by MICHELLE DOUGLAS
I am 39 years old and I was 36 when I was diagnosed with melanoma on my back. I’ll never forget the phone call and the doctor’s voice telling me ‘unfortunately you have malignant melanoma’. At the time I had no further information so really didn’t understand how invasive it was and basically whether I’d live or die. I had two little boys aged 4 months and 19 months so being faced with cancer and my boys growing up without their mum was devastating.
Melanoma claims approximately 1900 lives per year in Australia. We have the highest rates of melanoma incidence in the world and rates are on the rise. It is the most common cancer in 15-44 year olds.
I’ll never know exactly what caused my melanoma. It may have been my childhood holiday sunburns, which every other kid had back in the 1970s. Or it may have been my solarium use in my early 20s. Probably a combination of both given that overexposure to ultraviolet radiation is the major cause of skin cancer.
I’ve never liked the sun for as long as I could remember. In fact I hate the heat and sun so much that I’ve avoided being out in it for the last 10-15 years. I could never have been a sun baker so the idea of a few minutes in a solarium for a tan was very appealing for someone like me. I used them irregularly in my early-mid 20s at a time when there was no readily available information on the dangers of solarium use. I was shocked when I heard the most recent evidence that shows solarium use before the age of 35 boosts the risk of melanoma by 87%!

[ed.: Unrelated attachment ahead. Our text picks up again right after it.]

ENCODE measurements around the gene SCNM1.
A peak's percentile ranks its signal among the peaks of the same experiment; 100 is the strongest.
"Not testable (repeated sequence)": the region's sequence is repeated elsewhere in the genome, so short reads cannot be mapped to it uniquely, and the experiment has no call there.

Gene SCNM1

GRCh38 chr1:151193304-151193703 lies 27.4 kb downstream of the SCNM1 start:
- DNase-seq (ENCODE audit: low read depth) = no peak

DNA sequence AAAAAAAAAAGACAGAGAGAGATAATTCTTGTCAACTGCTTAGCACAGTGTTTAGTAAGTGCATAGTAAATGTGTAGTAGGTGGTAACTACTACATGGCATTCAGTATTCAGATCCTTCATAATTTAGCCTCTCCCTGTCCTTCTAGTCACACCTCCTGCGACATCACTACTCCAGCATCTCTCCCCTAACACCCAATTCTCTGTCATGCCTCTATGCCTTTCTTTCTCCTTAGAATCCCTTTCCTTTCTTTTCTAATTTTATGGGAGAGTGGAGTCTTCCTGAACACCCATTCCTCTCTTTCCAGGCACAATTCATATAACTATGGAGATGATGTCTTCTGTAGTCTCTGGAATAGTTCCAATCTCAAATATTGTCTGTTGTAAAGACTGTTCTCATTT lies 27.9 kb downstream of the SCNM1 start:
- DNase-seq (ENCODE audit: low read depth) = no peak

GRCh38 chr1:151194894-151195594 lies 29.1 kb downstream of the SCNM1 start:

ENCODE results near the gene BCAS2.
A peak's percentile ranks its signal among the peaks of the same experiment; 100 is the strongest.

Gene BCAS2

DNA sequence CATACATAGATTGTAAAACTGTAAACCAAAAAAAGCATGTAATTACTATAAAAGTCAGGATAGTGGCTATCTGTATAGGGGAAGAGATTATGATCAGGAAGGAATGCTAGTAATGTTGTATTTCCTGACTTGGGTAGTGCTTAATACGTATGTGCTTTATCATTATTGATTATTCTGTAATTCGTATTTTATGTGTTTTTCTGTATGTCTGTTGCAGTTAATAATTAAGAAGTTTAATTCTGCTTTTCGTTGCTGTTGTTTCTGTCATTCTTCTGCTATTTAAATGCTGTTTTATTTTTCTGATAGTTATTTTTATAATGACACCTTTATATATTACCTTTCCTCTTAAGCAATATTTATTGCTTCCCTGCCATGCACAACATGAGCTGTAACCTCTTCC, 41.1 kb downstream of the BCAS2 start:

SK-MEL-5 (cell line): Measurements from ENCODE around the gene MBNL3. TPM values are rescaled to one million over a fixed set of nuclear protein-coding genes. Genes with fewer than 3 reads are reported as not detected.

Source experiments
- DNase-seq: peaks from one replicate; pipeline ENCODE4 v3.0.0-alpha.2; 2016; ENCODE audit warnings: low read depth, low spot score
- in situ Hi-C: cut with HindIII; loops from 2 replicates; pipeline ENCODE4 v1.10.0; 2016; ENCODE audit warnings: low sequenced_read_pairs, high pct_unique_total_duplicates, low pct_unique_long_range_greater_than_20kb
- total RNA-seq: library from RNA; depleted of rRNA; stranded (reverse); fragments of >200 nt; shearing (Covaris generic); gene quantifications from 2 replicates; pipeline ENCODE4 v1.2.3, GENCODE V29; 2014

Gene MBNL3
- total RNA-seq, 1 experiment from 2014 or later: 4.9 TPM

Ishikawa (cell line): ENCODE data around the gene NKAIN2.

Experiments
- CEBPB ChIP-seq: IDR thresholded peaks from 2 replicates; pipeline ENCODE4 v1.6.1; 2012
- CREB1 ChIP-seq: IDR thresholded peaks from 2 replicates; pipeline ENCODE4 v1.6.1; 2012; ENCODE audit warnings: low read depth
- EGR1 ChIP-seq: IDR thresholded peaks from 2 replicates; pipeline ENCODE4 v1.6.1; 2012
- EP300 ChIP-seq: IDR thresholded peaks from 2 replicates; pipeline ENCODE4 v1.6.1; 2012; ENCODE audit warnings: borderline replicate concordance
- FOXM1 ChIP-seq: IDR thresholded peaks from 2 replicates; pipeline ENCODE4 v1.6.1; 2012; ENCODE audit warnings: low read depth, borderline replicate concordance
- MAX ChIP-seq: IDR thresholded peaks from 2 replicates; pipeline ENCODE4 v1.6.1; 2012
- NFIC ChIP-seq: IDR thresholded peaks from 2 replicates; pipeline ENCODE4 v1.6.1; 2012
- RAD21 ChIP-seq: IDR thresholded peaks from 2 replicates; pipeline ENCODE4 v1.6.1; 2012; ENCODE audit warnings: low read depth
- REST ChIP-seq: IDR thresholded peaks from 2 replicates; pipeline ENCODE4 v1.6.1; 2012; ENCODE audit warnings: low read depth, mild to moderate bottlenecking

The NSW government has passed a law banning solariums from 2014 and many other states are considering following. Solariums can omit UV levels that are up the 6 times higher than the midday sun and are now placed in the same category as asbestos and cigarettes as far as carcinogenics.
It seems so silly to me now and I wish I could turn back the clock and never have used them. Back then I did see being tanned as being more beautiful. That’s the way it just was. – people thought tanned skin looked healthy. But the truth is that there is nothing healthy about a tan. Nowadays I’m quite happy being pale. I’m always wearing a big hat and summer scarf and I’m extra cautious in the sun during the middle of the day when the UV rays are most intense.